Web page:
The pre-production aircraft used the ESCAPAC sheet ejection system from Douglas, while the production aircraft used the ACES II series from McDonnell Douglas.
The final production assembly of the A-10 was moved to Hagerstown, Maryland. The first production A-10A took off on October 10, 1975.
The 355th TFW conducted the necessary testing and evaluation of the A-10A and participated in the 1977 Joint Air Weapons System (JAS) tests.
These tests would play a key role in developing tactics and determining the actual operational role of the new A-10A and its relationship to existing operational components such as artillery and attack helicopters that would essentially perform the same tank firing role as the A-10.
The first operational A-10 squadron appeared in October 1977 as the 333rd Tactical Combat Training Squadron (“Lancers”), soon joined by the 358th Tactical Combat Training Squadron (“Wolves”). The 354th Tactical Combat Wing at Myrtle Beach spawned the 353rd, 355th, and 356th Tactical Combat Squadrons.
On April 3, 1978, at a ceremony when the 100th A-10 glider was produced, the Pentagon officially recognized the Thunderbolt II designation. The last A-10 was shipped to the United States in 1984.
The A-10A was delivered to the 81st Tactical Fighter Wing in the United Kingdom, where it had completed testing and evaluation. Because of its decisive role in Europe, this fighter was one of the first major operators of the new aircraft.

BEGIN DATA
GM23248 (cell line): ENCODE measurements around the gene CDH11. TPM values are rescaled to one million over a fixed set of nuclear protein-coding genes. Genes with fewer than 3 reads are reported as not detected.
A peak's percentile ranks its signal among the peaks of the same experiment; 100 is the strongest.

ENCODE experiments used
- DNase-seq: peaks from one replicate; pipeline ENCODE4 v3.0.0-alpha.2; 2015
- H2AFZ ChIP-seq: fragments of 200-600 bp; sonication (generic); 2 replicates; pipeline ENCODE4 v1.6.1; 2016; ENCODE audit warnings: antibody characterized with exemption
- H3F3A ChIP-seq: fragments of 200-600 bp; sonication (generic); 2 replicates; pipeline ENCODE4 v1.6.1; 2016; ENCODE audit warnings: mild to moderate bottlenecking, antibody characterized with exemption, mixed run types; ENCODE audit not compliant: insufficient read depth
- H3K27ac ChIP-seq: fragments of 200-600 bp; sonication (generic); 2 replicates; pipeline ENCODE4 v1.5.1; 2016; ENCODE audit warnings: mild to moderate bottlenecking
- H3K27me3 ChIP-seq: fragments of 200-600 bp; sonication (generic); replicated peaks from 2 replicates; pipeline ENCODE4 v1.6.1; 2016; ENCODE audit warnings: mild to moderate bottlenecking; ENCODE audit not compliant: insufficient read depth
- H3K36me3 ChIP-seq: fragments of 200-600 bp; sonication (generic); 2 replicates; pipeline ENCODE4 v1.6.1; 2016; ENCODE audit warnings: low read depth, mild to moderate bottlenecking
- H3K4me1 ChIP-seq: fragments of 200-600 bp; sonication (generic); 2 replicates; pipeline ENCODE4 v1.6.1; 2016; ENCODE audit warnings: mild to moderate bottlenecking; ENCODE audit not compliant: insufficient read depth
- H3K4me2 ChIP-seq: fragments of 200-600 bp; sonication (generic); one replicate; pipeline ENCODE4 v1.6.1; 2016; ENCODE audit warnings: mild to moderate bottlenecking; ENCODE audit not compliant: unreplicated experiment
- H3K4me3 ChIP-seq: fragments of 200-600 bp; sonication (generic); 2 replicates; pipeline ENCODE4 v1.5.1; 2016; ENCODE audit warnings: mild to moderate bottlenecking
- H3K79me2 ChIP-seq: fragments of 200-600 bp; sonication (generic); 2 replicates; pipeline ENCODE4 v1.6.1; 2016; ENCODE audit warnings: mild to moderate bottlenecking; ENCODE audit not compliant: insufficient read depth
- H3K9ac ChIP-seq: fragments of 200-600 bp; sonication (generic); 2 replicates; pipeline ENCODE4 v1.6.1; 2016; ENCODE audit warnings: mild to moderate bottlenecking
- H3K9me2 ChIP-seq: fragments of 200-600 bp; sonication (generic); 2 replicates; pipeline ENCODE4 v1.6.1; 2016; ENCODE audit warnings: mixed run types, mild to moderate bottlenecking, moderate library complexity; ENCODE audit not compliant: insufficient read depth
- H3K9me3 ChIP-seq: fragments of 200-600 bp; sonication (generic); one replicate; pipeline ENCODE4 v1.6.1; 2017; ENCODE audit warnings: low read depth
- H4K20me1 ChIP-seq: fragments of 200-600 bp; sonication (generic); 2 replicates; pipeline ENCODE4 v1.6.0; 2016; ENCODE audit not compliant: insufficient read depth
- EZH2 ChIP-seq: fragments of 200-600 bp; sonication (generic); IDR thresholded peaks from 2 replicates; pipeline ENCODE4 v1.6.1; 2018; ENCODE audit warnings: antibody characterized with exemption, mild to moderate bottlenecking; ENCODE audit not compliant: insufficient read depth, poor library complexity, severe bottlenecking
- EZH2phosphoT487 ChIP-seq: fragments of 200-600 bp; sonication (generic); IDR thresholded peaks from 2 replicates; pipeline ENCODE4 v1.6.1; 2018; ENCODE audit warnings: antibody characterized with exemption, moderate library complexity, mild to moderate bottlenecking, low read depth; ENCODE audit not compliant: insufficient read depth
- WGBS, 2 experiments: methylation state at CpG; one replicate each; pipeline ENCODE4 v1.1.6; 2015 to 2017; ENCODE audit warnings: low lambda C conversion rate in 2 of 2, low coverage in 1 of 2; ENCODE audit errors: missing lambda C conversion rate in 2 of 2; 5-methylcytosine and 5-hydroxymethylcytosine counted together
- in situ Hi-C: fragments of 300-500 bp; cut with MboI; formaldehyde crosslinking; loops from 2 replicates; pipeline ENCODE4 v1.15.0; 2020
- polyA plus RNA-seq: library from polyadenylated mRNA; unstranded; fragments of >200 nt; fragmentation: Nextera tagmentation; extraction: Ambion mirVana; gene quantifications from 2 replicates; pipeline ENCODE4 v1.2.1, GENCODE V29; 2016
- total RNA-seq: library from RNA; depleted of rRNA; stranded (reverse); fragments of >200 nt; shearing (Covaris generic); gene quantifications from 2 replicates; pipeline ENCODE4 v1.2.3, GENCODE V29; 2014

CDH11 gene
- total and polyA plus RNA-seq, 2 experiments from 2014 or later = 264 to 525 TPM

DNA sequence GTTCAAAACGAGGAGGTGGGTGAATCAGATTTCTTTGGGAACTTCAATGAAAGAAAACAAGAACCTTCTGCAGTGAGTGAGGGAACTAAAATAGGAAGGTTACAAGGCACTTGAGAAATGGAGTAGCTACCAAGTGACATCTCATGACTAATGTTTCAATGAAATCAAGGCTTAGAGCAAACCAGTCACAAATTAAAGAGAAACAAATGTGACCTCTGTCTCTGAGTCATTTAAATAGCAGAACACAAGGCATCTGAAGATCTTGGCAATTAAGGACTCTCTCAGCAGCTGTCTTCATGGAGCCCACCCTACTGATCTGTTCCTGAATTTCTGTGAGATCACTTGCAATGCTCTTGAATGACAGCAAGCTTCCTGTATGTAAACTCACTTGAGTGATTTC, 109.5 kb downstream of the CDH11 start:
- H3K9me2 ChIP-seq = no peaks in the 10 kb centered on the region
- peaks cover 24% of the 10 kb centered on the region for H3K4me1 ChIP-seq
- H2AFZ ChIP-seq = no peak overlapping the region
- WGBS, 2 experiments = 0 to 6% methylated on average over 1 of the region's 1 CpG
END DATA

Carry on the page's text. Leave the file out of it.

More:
The first A-10A arrived on January 26, 1979, eventually inaugurating six squadrons of the 78th, 91st, 92nd, 509th, 510th, and 511th Tactical Fighter Wings.
In 1988, 81st Group was expanded to 10th Wing, based at RAF Elkhornbury.
In the event of a full-scale war, five National Air National Guard squadrons were formed to reinforce the Europe-based 81st Group.
These were the 103rd CCI in Connecticut, the 104th CCI in Massachusetts, the 128th CCI in Wisconsin, the 174th CCI in New York, and the 175th CCI in Maryland.
The next to receive the A-10A was the Air Force Reserve. The 917th TFW received its specimen in October 1980. The 442nd, 926th, and 930th TFW joined them.
Later groups included the 23rd TFW at British Air Force Base in Louisiana, the 51st Composite Group stationed in Korea, and the 343rd Composite Group stationed in Alaska. The latter two groups implemented the system between 1981 and 1982.
The cockpit of the A-10
The cockpit is a beautiful design with a two-piece canopy that allows the pilot to get a good view of the front and sides of the aircraft.
It is mounted in the nose section of the wing, allowing even a view of the armament payload under each wing unit, while providing a limited view of each vehicle mounted on the outside of the wing, which is useful for assessing battle damage.